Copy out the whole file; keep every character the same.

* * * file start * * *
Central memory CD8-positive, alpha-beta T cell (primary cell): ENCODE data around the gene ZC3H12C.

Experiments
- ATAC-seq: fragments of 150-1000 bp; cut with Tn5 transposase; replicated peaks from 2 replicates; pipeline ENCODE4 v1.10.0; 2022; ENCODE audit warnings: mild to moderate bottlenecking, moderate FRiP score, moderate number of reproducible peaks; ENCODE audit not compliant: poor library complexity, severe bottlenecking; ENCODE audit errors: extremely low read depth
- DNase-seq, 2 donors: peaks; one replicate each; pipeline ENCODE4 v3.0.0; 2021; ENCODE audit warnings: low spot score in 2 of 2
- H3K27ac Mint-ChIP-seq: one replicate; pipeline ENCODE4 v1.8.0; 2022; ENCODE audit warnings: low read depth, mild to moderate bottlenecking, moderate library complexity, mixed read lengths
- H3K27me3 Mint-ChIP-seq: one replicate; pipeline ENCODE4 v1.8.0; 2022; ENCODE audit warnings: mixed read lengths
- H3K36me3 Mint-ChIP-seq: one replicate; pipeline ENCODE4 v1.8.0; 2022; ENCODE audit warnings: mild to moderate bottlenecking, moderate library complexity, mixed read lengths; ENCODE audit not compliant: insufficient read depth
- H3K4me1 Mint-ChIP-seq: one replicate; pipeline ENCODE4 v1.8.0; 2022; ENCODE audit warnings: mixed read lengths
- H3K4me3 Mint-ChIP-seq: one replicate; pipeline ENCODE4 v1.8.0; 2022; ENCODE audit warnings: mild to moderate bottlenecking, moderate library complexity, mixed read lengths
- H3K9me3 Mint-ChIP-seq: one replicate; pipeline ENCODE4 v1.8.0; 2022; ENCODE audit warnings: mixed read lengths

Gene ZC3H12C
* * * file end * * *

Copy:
Central memory CD8-positive, alpha-beta T cell (primary cell): ENCODE data around the gene ZC3H12C.

Experiments
- ATAC-seq: fragments of 150-1000 bp; cut with Tn5 transposase; replicated peaks from 2 replicates; pipeline ENCODE4 v1.10.0; 2022; ENCODE audit warnings: mild to moderate bottlenecking, moderate FRiP score, moderate number of reproducible peaks; ENCODE audit not compliant: poor library complexity, severe bottlenecking; ENCODE audit errors: extremely low read depth
- DNase-seq, 2 donors: peaks; one replicate each; pipeline ENCODE4 v3.0.0; 2021; ENCODE audit warnings: low spot score in 2 of 2
- H3K27ac Mint-ChIP-seq: one replicate; pipeline ENCODE4 v1.8.0; 2022; ENCODE audit warnings: low read depth, mild to moderate bottlenecking, moderate library complexity, mixed read lengths
- H3K27me3 Mint-ChIP-seq: one replicate; pipeline ENCODE4 v1.8.0; 2022; ENCODE audit warnings: mixed read lengths
- H3K36me3 Mint-ChIP-seq: one replicate; pipeline ENCODE4 v1.8.0; 2022; ENCODE audit warnings: mild to moderate bottlenecking, moderate library complexity, mixed read lengths; ENCODE audit not compliant: insufficient read depth
- H3K4me1 Mint-ChIP-seq: one replicate; pipeline ENCODE4 v1.8.0; 2022; ENCODE audit warnings: mixed read lengths
- H3K4me3 Mint-ChIP-seq: one replicate; pipeline ENCODE4 v1.8.0; 2022; ENCODE audit warnings: mild to moderate bottlenecking, moderate library complexity, mixed read lengths
- H3K9me3 Mint-ChIP-seq: one replicate; pipeline ENCODE4 v1.8.0; 2022; ENCODE audit warnings: mixed read lengths

Gene ZC3H12C